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Title: Conversion from mycophenolate mofetil to azathioprine in high-risk renal allograft recipients on cyclosporine-based immunosuppression
Authors: Lou, HX
Vathsala, A 
Keywords: Azathioprine
Drug Therapy, Combination
Graft Rejection
Immunosuppressive Agents
Kidney Transplantation
Middle Aged
Mycophenolic Acid
Transplantation, Homologous
Issue Date: 1-Sep-2004
Publisher: Elsevier BV
Citation: Lou, HX, Vathsala, A (2004-09-01). Conversion from mycophenolate mofetil to azathioprine in high-risk renal allograft recipients on cyclosporine-based immunosuppression 36 (7) : 2090-2091. ScholarBank@NUS Repository.
Abstract: Objective. In a randomized control trial of mycophenolate mofetil (MMF) versus azathioprine (AZA) with cyclosporine and steroids, we demonstrated that MMF reduced acute rejection (AR) among renal allograft recipients (RTX) who were of low to moderate risk. However, 10% had AR when converted from MMF to AZA at 6 months, postrenal transplantation (RT). Two clinical markers, abnormal serum creatinine (SCr) and proteinuria at 6 months, post-RT, were associated with AR postconversion. The present study examined the safety of such conversion in selected high-risk RTX at 1 year of MMF therapy. Methods. Thirteen high-risk RTX receiving MMF for either high panel reactive antibody (n = 9) or following AR (n = 4), with normal SCr and no proteinuria at 1 year, were selected for conversion. The incidence of AR, adverse events, and renal parameters (SCr, creatinine clearance, proteinuria) at 6 months postconversion was evaluated. Eight high-risk RTX who did not meet these selection criteria were retrospectively reviewed and used as controls. Results. Renal parameters (SCr 123 ± 26 vs 129 ± 27 μmol/L; pre- vs postconversion) were not significantly different; no episodes of AR or proteinuria were documented. Azathioprine was discontinued in two patients due to leukopenia. In the control group, one patient had graft loss from chronic rejection, whereas one developed posttransplant lymphoproliferative disease necessitating MMF withdrawal. Conclusion. These results suggest that selective conversion from MMF to AZA after 1 year is safe, even in high-risk RTX. Normal SCr and absence of proteinuria are good screening parameters to identify patients at low risk for AR following such conversion.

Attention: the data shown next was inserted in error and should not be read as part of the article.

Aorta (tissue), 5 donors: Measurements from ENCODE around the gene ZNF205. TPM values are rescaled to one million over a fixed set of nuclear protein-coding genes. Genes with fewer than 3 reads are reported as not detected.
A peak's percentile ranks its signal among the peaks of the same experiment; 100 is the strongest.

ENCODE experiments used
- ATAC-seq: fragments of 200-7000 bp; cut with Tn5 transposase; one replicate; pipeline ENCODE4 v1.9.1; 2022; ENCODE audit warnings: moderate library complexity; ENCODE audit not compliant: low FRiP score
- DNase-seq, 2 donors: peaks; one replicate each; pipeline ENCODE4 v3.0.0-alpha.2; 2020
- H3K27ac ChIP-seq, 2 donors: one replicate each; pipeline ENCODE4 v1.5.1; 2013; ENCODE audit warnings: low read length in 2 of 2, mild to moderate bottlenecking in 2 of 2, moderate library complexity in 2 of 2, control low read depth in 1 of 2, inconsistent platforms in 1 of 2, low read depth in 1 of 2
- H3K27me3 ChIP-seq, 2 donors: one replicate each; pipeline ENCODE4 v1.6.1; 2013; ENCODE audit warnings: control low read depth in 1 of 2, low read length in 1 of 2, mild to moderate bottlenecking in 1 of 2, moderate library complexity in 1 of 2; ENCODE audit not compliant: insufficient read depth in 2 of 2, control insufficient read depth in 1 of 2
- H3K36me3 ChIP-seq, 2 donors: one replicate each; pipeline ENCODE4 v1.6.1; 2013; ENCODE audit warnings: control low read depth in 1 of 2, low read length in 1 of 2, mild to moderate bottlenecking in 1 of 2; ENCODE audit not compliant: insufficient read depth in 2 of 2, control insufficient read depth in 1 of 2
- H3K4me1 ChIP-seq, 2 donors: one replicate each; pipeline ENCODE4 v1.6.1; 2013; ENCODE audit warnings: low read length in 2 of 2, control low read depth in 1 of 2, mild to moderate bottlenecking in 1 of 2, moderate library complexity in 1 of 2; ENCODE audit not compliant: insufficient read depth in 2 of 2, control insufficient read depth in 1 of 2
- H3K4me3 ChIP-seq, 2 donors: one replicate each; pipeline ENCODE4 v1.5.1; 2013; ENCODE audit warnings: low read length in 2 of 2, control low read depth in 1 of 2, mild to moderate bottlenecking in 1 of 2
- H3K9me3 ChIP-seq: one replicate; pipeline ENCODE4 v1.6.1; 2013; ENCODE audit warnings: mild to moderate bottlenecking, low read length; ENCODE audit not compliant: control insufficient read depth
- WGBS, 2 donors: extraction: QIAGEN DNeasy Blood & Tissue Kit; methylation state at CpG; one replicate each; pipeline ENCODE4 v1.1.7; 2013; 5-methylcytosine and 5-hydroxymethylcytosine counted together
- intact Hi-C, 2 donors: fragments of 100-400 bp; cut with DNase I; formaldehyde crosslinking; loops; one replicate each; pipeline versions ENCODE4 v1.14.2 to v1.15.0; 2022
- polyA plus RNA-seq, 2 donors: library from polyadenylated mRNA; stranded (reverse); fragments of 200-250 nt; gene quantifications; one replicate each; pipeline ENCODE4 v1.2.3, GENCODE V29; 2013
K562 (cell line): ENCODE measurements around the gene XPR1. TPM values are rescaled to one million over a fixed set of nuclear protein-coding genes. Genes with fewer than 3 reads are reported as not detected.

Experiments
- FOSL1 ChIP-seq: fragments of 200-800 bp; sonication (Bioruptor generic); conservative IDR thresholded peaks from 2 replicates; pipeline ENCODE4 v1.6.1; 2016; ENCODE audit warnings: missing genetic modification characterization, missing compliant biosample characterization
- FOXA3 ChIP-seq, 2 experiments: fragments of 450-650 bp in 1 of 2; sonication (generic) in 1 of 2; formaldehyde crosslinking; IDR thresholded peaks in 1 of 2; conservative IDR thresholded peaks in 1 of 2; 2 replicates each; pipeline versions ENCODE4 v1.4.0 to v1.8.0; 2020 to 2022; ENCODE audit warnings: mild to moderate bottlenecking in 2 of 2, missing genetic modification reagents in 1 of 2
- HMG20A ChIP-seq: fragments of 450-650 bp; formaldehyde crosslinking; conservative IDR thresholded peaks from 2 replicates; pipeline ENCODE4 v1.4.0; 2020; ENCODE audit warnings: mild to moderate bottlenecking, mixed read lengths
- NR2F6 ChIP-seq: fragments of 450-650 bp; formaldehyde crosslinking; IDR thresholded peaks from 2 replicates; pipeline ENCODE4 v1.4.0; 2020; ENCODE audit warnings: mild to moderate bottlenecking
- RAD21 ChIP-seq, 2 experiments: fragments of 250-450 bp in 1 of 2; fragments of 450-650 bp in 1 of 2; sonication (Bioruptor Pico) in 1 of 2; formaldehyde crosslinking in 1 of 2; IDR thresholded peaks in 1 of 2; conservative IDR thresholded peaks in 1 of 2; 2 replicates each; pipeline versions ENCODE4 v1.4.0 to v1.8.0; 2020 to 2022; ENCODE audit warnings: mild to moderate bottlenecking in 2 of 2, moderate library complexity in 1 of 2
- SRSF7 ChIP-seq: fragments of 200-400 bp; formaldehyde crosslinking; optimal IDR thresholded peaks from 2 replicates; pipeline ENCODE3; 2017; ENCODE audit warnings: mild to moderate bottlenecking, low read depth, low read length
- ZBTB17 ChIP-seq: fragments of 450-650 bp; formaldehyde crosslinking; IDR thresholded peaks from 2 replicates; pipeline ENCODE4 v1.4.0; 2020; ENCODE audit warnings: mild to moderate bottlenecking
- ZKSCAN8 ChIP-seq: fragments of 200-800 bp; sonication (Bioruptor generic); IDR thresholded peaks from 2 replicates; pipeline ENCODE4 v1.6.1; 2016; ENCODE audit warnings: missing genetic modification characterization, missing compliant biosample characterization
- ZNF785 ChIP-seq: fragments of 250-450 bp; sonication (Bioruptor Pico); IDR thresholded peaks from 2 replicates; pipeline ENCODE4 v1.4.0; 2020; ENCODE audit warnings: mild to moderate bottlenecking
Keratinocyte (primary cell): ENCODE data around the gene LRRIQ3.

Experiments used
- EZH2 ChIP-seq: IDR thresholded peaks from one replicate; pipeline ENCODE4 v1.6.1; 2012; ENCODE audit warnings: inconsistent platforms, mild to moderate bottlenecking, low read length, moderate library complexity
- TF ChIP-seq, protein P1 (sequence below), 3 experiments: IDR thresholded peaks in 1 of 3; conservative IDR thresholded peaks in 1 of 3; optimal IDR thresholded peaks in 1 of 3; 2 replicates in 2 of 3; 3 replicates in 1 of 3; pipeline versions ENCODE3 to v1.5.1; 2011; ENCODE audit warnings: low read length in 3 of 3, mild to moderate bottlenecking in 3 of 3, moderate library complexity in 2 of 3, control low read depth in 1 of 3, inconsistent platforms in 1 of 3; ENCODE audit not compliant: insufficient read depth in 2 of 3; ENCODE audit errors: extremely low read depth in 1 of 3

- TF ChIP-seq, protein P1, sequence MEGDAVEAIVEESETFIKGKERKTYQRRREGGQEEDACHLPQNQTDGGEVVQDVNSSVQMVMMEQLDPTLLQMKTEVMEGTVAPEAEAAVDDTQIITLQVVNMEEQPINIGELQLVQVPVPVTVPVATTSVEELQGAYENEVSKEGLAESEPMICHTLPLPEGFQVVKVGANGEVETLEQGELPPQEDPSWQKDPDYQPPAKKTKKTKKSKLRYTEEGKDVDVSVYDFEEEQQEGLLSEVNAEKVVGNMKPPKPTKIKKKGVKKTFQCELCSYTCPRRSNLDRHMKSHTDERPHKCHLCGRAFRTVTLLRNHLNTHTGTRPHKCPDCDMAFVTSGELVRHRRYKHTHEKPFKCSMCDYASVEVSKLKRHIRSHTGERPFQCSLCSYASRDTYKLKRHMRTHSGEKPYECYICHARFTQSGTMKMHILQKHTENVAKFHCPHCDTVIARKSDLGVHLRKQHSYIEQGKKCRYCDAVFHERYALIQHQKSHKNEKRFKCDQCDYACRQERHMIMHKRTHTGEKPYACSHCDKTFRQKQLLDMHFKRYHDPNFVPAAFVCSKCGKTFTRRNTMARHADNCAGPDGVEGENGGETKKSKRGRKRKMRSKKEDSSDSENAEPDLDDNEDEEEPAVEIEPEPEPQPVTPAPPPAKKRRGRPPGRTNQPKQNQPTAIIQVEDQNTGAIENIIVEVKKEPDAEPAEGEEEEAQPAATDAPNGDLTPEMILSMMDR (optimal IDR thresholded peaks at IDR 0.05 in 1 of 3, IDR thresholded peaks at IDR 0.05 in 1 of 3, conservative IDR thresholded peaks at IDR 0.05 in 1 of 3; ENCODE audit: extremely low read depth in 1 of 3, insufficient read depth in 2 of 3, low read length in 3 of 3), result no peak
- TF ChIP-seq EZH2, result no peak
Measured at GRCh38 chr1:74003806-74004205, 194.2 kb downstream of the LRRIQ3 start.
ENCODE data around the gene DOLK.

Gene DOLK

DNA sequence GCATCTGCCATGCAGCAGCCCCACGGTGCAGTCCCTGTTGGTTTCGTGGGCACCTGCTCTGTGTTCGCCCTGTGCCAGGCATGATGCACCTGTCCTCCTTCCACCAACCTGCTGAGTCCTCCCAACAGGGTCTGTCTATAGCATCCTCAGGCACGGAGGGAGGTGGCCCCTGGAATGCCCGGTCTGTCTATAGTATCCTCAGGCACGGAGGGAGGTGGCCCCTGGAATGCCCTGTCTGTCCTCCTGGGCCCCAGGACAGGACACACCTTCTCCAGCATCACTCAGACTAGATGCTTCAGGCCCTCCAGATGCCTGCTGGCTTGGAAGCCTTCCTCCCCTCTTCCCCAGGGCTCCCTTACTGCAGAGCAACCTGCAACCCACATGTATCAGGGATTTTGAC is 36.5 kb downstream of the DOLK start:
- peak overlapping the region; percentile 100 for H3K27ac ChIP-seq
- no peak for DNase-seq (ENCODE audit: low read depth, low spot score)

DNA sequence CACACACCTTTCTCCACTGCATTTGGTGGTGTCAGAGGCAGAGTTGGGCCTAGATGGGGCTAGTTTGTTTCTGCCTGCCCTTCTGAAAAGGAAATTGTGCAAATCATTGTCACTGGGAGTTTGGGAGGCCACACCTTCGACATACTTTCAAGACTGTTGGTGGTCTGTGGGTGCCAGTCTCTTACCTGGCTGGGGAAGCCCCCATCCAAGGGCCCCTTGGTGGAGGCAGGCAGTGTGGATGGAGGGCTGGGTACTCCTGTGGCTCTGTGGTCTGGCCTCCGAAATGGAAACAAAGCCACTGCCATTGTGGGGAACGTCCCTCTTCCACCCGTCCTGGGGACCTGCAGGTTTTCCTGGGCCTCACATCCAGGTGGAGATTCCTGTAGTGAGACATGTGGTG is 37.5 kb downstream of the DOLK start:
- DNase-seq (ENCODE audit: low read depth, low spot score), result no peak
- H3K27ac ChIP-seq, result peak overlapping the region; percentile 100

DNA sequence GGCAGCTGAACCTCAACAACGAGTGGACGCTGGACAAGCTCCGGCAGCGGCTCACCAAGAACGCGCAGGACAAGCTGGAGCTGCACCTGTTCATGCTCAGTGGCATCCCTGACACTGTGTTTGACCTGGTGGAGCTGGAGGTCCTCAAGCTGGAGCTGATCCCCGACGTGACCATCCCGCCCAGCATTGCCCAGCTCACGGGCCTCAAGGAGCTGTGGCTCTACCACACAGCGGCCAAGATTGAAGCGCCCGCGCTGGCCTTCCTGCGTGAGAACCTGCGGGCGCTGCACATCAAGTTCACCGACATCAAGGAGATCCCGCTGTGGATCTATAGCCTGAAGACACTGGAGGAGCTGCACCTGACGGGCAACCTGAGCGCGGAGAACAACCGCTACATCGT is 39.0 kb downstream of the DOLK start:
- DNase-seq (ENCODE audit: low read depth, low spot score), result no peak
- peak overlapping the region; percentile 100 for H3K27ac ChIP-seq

ISSN: 00411345
DOI: 10.1016/j.transproceed.2004.08.104
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